In urban areas, the provision of basic services such as water or energy requires substantial organisation. The tasks involved include laying of physical infrastructure, ensuring continued service delivery, monitoring supply, maintaining a database of users and communicating regularly with them, and often some form of metering and billing. These tasks may be undertaken by one or more public or private bureaucracies. These institutional arrangements, combined with the legislative and physical infrastructure required, form a relatively complex ‘grid’ which will evolve over time. Different services require differently organised grids which evolve in different ways. In this project we are concerned with five such grids: water, sanitation, energy, communication and transport.
In wealthy countries, the vast majority of urban residents are connected to multiple grids simply as a matter of course, although individual households may be temporarily disconnected from the grid as a result of missing payments. The situation is very different in cities in poorer countries. It is common for entire areas of some cities to be completely off the grid of institutionalised service provision. Even in wealthier areas, individual households may be at least partially off-grid. In most cases off-grid settlements resemble slums, and many areas where we work are called slums, even by some of those who live there. However, off-grid settlement has a more precise meaning than slum.
Off-grid settlements are areas of cities where the large majority of households obtain one or more of the five services we are focused on in ways other than through the main institutionalised grids for those services. The majority of housing itself will also be off-grid, and housing is the sixth focus area for this research. The grid for housing operates differently from the others since it does not require institutionalised infrastructure. The housing grid relies on secure tenure. This means that a self-build house made of scavenged materials could be on-grid if its inhabitants have the legal right to occupy the house whereas a group of expensively and professionally constructed homes could be off-grid if they were built in contravention of relevant legislation.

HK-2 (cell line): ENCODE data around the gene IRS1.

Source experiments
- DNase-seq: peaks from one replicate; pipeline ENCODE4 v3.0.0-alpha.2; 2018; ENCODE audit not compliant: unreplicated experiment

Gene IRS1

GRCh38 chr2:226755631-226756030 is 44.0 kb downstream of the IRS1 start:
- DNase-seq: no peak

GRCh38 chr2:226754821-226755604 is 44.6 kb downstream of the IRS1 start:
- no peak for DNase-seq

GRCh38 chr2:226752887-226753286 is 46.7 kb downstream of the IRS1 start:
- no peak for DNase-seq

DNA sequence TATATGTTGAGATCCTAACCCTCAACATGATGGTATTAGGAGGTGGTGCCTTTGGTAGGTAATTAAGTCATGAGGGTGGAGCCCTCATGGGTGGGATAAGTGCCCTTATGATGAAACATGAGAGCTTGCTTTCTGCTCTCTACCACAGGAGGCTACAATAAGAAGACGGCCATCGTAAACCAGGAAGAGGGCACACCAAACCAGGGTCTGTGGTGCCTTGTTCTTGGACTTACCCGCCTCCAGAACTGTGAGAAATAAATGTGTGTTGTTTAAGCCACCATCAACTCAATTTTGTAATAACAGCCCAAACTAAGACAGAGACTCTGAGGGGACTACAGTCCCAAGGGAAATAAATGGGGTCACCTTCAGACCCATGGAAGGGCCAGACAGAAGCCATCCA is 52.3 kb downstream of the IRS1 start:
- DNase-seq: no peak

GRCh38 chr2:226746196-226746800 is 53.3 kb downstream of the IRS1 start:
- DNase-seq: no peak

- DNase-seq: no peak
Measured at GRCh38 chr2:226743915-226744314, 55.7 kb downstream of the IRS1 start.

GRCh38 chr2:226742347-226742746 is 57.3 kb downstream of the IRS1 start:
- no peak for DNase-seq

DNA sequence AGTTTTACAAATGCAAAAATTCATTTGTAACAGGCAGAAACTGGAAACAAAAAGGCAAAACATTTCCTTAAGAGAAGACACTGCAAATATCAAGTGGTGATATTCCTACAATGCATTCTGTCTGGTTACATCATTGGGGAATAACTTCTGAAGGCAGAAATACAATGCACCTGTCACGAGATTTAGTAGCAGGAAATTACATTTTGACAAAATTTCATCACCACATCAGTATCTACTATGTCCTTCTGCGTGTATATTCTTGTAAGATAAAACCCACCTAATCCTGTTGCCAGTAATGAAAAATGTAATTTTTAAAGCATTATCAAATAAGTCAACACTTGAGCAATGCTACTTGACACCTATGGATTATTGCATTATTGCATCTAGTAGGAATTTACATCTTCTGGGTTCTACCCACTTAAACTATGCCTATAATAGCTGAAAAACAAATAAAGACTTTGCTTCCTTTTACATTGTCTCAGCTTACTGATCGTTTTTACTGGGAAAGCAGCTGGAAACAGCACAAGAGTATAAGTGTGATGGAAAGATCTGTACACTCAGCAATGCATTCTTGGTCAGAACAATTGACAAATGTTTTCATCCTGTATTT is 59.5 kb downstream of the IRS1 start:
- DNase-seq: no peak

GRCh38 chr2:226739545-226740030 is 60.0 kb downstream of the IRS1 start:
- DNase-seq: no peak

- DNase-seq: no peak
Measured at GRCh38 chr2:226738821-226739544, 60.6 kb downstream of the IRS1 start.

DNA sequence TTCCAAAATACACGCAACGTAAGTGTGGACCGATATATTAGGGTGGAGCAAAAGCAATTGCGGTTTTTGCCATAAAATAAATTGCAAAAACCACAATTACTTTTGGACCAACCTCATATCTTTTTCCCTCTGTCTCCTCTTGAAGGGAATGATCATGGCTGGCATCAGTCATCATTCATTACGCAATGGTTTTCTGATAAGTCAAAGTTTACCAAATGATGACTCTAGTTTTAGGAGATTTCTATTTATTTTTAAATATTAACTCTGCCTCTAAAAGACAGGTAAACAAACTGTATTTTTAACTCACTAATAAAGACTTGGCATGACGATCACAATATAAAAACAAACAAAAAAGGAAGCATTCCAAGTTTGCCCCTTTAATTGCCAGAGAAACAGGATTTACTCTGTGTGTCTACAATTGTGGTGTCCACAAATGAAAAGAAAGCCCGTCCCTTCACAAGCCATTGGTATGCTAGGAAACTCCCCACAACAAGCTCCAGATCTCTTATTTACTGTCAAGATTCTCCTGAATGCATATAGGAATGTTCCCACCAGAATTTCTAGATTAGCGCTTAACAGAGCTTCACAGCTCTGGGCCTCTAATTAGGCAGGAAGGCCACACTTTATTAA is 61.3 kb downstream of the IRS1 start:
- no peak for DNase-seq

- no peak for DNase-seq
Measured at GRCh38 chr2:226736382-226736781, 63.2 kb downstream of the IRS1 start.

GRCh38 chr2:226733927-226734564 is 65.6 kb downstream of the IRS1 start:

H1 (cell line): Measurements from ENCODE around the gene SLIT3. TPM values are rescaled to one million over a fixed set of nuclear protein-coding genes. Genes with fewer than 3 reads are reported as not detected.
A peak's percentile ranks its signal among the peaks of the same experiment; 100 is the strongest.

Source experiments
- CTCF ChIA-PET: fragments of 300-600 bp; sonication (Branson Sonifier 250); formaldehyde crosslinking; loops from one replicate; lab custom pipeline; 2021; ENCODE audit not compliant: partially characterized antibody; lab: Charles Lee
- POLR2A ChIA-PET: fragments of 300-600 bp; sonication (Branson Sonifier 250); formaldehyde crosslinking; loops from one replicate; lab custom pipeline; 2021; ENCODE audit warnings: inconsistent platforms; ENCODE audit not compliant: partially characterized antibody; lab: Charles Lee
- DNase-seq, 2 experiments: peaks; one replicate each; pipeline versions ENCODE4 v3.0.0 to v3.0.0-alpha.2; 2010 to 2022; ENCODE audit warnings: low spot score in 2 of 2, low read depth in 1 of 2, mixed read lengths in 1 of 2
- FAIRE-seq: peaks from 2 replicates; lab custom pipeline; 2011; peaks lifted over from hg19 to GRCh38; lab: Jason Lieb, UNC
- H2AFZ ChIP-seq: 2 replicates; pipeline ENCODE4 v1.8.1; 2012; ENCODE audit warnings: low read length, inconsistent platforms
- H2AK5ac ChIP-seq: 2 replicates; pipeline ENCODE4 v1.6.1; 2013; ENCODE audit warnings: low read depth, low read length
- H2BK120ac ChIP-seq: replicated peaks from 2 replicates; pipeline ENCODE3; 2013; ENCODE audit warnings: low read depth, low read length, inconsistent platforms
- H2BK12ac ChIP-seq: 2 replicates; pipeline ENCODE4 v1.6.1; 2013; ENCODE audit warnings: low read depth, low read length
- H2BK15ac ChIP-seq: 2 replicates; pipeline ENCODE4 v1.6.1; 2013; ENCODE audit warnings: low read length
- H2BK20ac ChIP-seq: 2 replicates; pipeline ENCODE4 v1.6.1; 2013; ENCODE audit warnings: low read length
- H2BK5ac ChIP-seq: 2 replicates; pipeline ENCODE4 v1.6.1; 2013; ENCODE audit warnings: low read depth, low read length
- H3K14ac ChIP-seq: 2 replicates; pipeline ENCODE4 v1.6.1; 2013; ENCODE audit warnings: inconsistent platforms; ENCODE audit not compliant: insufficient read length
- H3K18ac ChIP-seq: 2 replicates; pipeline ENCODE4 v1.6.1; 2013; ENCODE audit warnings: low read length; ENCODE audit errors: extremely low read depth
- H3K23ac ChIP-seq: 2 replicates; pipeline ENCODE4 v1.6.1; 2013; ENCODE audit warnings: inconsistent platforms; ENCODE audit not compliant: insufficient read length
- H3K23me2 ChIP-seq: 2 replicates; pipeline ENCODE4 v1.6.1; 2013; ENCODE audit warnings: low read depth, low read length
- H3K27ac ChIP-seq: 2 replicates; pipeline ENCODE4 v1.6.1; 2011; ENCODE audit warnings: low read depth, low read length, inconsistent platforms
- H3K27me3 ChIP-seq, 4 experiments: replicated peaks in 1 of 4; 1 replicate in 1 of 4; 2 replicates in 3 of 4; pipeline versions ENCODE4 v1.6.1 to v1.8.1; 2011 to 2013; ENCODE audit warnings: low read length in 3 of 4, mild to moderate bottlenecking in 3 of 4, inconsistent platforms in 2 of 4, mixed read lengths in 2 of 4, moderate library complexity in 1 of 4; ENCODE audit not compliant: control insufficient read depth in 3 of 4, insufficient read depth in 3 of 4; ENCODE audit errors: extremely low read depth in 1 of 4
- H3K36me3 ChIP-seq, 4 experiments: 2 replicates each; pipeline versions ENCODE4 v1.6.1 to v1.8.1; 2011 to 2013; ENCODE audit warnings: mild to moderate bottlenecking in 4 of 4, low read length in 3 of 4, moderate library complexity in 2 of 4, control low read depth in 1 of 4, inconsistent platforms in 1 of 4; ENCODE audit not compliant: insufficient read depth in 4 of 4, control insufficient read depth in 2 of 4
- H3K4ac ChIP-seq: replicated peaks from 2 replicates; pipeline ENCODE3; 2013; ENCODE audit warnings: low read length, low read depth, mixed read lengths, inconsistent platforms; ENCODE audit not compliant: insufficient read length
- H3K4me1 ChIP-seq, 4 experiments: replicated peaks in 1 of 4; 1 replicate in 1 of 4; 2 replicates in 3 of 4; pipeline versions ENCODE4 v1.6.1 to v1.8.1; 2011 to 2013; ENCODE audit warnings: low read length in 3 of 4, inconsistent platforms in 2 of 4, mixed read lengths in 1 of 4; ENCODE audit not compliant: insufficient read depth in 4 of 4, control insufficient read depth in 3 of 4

The key advantage to off-grid provision is that barriers to access are low. Those barriers may be: locational, where grids do not cover all areas of a city; institutional, where access is prevented for administrative or legislative reasons; or financial, where entry or regular costs are prohibitive. Most likely the barriers will be the result of a combination of all three of these factors. Off-grid provision is at best precarious, and may be lower-quality, less reliable and even higher priced than on-grid provision. Off-grid access is rarely an active choice and may define and exacerbate the marginalisation of those who live in these areas.